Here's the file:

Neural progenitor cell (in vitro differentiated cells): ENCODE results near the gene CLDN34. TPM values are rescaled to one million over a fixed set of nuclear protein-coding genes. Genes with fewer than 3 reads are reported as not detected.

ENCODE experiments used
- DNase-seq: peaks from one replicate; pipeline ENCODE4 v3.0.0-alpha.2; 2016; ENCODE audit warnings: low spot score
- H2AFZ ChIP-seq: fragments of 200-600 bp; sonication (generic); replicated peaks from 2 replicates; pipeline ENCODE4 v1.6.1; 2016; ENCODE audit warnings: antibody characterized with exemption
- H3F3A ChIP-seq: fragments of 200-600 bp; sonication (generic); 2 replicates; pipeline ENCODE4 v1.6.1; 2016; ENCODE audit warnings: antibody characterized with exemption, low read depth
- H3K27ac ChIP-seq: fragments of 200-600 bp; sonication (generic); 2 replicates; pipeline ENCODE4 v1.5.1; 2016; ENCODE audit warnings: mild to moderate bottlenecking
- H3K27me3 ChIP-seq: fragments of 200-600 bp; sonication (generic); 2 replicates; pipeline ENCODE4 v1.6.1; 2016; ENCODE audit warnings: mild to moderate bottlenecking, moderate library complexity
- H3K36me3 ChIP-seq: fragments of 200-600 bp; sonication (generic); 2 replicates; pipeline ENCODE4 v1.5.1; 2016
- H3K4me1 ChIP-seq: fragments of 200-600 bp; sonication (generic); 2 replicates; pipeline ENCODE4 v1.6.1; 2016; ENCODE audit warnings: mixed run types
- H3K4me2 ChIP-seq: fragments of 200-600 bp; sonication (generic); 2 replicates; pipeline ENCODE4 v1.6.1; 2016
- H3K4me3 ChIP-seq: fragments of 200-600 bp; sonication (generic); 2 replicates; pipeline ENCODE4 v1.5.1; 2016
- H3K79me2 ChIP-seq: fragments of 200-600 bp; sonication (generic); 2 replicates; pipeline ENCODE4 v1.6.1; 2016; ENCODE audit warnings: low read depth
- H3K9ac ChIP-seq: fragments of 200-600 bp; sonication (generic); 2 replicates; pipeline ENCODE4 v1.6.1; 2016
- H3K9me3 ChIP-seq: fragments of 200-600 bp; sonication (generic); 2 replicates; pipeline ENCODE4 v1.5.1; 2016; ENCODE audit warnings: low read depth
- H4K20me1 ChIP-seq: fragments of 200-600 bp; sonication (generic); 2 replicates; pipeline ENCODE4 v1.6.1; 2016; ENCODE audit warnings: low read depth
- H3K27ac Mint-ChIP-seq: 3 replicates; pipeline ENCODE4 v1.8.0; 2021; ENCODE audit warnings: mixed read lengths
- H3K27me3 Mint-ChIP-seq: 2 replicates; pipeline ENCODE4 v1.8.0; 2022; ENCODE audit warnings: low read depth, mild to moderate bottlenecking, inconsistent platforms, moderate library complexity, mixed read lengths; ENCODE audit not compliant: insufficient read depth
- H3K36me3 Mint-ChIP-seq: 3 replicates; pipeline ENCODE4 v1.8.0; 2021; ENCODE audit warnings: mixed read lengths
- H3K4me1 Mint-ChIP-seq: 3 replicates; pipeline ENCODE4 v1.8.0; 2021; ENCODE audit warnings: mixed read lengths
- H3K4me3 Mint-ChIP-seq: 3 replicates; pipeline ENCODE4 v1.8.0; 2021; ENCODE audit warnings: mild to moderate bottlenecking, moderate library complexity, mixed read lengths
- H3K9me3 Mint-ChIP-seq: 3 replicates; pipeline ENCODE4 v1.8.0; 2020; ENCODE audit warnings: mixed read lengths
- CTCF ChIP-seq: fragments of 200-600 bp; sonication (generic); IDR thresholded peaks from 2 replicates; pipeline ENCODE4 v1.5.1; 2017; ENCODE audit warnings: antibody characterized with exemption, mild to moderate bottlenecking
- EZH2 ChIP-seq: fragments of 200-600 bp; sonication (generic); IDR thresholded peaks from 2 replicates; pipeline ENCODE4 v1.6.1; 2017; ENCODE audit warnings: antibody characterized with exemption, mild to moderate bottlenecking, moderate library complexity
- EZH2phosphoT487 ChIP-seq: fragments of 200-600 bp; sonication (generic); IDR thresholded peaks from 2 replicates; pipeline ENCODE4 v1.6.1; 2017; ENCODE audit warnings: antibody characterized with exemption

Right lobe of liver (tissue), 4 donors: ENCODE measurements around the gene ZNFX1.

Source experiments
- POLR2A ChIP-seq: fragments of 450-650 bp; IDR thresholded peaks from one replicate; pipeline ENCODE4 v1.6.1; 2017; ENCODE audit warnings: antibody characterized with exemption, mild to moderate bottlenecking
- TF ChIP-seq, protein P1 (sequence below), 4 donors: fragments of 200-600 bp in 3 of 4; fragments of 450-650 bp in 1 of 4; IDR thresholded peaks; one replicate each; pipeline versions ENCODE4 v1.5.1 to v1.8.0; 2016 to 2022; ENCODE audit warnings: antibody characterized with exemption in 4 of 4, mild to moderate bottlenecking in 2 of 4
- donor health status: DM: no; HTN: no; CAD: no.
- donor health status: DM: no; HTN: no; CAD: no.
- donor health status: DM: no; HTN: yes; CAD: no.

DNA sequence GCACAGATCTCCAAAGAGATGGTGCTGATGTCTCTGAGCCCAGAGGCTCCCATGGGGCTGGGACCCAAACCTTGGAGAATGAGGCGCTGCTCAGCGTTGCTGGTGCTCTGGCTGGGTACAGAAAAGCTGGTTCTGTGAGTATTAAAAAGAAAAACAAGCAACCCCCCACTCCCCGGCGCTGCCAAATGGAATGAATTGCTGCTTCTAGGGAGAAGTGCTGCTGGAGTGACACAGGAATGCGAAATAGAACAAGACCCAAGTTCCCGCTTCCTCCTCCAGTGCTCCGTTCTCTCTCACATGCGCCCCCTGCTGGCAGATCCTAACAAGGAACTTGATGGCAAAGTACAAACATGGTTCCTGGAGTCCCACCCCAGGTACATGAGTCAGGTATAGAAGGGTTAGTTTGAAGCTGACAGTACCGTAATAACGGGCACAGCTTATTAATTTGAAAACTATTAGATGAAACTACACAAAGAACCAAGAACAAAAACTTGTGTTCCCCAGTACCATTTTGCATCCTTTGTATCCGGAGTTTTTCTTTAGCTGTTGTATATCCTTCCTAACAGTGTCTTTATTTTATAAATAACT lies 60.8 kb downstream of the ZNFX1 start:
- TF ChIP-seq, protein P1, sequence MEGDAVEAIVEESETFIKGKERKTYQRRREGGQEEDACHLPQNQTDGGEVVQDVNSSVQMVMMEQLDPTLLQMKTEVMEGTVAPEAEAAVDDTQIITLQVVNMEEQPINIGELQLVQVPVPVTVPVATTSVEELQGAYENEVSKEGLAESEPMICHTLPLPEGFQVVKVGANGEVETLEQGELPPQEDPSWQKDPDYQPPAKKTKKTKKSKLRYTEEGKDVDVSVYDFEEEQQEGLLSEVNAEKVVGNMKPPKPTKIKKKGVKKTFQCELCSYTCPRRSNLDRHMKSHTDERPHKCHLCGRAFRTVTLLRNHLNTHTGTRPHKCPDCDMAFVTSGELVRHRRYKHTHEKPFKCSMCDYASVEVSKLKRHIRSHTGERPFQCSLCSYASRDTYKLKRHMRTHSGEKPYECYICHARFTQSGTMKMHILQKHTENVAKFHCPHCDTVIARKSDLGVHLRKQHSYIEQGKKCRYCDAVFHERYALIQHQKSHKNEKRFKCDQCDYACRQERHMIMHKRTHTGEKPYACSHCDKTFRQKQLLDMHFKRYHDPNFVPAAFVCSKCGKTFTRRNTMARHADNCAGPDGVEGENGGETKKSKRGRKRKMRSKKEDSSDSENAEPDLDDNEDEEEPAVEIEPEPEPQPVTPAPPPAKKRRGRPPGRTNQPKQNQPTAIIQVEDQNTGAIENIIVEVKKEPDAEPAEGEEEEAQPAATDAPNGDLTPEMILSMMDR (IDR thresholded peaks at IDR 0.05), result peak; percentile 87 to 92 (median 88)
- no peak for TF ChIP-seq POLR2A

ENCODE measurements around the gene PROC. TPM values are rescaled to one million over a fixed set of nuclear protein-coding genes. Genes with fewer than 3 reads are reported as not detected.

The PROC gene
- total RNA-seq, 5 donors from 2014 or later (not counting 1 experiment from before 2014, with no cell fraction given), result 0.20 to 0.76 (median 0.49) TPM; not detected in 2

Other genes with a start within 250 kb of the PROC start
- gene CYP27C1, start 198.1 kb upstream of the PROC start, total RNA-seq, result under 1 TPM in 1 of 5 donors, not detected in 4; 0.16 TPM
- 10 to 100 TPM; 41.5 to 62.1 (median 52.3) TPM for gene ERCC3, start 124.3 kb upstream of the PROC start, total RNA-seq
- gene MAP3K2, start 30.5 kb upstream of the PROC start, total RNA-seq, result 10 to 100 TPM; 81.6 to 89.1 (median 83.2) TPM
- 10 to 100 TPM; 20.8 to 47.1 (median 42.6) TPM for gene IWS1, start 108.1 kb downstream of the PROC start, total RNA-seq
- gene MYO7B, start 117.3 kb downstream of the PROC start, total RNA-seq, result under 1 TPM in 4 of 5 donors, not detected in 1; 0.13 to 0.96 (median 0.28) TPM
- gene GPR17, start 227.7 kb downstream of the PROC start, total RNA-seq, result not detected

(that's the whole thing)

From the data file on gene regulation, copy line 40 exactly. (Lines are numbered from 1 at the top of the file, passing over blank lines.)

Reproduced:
- 10 to 100 TPM; 41.5 to 62.1 (median 52.3) TPM for gene ERCC3, start 124.3 kb upstream of the PROC start, total RNA-seq